Friday, July 30, 2010

You keep my secrets, hope to die

Here is a little too much information about new New Zealand band, The Naked And Famous.

:: The Naked and Famous are Thom Powers and Alisa Xaya.

:: They met while studying at Auckland’s music school MAINZ, and promptly dropped out, formed a band, signed a record deal and recruited three other musicians.

:: Their name comes from a lyric in Tricky's song, The Tricky Kid, which they claim represents "cynicism towards the idea of being a 'rock star'".

:: Which is just as well, because they are neither naked nor famous.

:: Each member had a very different reaction to Ice Age 3.

Naked and Famous. They are neither.

:: Nepotism alert! Drummer Jess Wood went to school with Joseph from Temper Trap. The Naked And Famous later blagged a support slot on Temper Trap's Australian tour.

:: They sound similar to Passion Pit. Especially if by "similar to" you mean "exactly like".

:: You can buy a Naked And Famous t-shirt modelled by a young man with lip piercings and tattoos. It is 100% cotton with a double needle bottom hem and sleeve.

:: Their current single, Young Blood, debuted at number one in New Zealand, the first record to do so since Sean Kingston's Beautiful Girls in 2007. The band said they were "pleasantly surprised".

:: The song is getting a UK release on tiny trendy label Neon Gold on 6th September, if you'd like to hold a copy in your hands.

:: Here is the video.

The Naked And Famous - Young Blood

Want more? Here is their MySpace page.

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Thursday, July 29, 2010

Lissie's unbearably cute mini-me video

Lissie - sultry

Let's not beat around the bush here: I fucking love Lissie's debut album, Catching A Tiger.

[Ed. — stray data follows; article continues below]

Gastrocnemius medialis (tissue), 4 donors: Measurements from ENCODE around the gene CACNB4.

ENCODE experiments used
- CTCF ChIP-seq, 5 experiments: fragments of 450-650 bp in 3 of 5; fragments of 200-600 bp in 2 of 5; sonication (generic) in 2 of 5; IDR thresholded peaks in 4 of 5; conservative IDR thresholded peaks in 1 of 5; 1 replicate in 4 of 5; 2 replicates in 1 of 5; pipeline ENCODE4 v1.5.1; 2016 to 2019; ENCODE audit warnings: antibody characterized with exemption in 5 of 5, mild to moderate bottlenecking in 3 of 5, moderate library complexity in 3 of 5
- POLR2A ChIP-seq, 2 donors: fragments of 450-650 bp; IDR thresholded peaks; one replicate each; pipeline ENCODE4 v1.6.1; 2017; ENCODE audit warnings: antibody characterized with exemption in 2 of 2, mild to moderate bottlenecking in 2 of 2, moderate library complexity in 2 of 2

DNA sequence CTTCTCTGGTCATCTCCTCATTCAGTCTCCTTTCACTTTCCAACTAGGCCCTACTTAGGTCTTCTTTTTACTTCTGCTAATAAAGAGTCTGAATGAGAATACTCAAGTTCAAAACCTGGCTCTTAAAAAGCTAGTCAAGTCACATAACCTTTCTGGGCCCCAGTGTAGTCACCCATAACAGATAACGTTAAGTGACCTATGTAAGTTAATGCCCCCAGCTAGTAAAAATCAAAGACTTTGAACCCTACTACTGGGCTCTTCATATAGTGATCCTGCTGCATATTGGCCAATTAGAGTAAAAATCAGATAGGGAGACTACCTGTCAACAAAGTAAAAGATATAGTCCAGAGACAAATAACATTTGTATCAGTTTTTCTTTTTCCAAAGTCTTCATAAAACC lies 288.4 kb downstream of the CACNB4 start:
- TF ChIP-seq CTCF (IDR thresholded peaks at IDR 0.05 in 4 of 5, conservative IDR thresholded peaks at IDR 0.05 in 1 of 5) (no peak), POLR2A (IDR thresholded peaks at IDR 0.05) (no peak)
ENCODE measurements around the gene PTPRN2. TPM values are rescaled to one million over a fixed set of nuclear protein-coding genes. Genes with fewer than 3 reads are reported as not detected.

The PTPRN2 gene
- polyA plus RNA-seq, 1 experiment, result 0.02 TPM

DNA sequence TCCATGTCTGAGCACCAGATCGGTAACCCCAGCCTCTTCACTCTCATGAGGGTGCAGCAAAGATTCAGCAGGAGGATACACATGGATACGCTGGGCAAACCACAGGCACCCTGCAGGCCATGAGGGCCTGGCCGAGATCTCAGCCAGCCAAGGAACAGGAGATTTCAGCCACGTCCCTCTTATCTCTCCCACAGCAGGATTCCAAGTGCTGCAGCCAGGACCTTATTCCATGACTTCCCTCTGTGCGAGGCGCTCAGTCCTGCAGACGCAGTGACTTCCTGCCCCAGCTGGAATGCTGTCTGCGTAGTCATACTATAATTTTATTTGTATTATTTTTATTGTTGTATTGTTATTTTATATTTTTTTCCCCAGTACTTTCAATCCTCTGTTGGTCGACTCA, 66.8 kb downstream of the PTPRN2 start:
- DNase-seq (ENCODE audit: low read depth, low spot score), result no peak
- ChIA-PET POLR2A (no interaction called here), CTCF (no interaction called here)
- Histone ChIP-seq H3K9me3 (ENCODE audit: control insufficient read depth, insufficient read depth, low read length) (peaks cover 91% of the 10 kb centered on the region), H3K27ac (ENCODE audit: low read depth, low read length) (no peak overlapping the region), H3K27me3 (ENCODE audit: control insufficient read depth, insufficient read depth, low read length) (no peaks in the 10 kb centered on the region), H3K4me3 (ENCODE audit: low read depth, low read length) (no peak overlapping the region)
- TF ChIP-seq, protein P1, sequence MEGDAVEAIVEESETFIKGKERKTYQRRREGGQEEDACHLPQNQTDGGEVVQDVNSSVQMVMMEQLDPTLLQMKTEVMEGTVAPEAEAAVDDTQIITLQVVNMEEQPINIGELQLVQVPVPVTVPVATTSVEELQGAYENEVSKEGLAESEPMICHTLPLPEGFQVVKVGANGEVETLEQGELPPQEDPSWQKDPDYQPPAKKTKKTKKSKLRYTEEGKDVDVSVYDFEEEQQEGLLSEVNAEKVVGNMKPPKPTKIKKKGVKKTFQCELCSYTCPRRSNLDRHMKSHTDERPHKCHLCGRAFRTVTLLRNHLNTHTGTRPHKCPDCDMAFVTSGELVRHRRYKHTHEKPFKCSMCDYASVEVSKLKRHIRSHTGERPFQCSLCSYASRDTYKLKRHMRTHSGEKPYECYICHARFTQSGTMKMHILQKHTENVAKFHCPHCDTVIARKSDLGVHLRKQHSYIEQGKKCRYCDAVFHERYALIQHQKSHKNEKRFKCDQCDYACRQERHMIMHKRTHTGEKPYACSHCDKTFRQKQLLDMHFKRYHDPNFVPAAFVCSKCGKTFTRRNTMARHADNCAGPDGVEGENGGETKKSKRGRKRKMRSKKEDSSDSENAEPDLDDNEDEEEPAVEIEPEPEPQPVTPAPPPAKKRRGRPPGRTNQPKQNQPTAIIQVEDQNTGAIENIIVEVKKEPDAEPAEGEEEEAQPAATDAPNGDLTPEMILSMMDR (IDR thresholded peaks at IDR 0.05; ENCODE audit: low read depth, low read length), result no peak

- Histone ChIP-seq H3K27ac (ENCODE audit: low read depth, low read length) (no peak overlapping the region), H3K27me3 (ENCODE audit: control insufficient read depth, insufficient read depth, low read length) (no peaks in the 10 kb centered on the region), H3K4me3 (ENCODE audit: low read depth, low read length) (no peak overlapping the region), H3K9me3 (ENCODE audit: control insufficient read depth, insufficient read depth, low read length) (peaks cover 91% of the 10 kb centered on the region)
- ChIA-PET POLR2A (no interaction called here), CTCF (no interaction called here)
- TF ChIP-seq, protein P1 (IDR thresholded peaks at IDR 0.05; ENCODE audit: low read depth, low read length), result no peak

I am making this unequivocal statement because, last time I wrote about Lissie, I compared her to Sheryl Crow, which some people interpreted as being negative (it wasn't).

The Californian singer's new single Cuckoo is the song that cemented that comparison for me. With chords as wide as the open road, and a whisky-soured rites of passage lyric, the chorus features the line: "I fell in love with being defiant, in a pick up truck that roared like a lion" - which isn't a million miles away from Crow's: "I spent the best part of my losing streak in an Army Jeep, from what I can recall" (from Run, Baby, Run).

The video picks up the older-but-not-necessarily-wiser theme, starring a miniature version of the bespeckled Lissie learning the art of rebellion.

Lissie - Cuckoo

The single is out on 30th August in the UK.

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How many factual errors can you squeeze into three paragraphs?

Let's ask the news desk at top British tabloid, The Mirror, who have been reporting on Kanye West's latest escapades.

A story from a newspaper

1) Kanye West has not filmed a new video.
2) His latest single is called Power, not Mama's Boyfriend.
3) The footage The Mirror's crack team of reporters refers to appeared on YouTube, not Facebook.
4) It was, however, filmed during an impromptu performance Facebook's headquarters in Palo Alto, California. On a mobile phone.
5) There is no boardroom in the Spice Girls' Wannabe video.

Kanye West premieres Mama's Boyfriend at Facebook HQ

Full marks to everyone concerned.

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Feel free to skip the preamble and go straight to the video of the hot girl assassin

Sit, Ubu, sitBeing really good at your job must be a real pain in the backside. Not only would you be irritated by everyone else Constantly Doing It Wrong, but they'd ostracise you for making them look bad in front of the boss.

Mark "E" Everett has that problem. As the lynchpin of Eels, he's seen various band members come and go, all while churning out an endless stream of peerless indie-pop from his bedroom. The problem is, he's become almost too good at it.

Take, for example, his new song Spectacular Girl. If I had written this, I'd be over the moon. It's honest, heartwarming, catchy and tender - a perfect example of the suburban love song. But in the context of the Eels' past output - tracks like Susan's House or Your Lucky Day In Hell - it feels slight. Dashed off, even.

I suspect that the secrets of songwriting have, with years of practice, become second nature to E - to the extent that he can complete a song within hours of the initial idea popping into his head. Set up the drum machine, sketch out the verse, add a rise before the chorus, switch around the chord structure for the middle eight, double track the vocals, add strings for emphasis, tap it three times with the magic wand and, Izzy Wizzy Let's Get Busy, a finished single!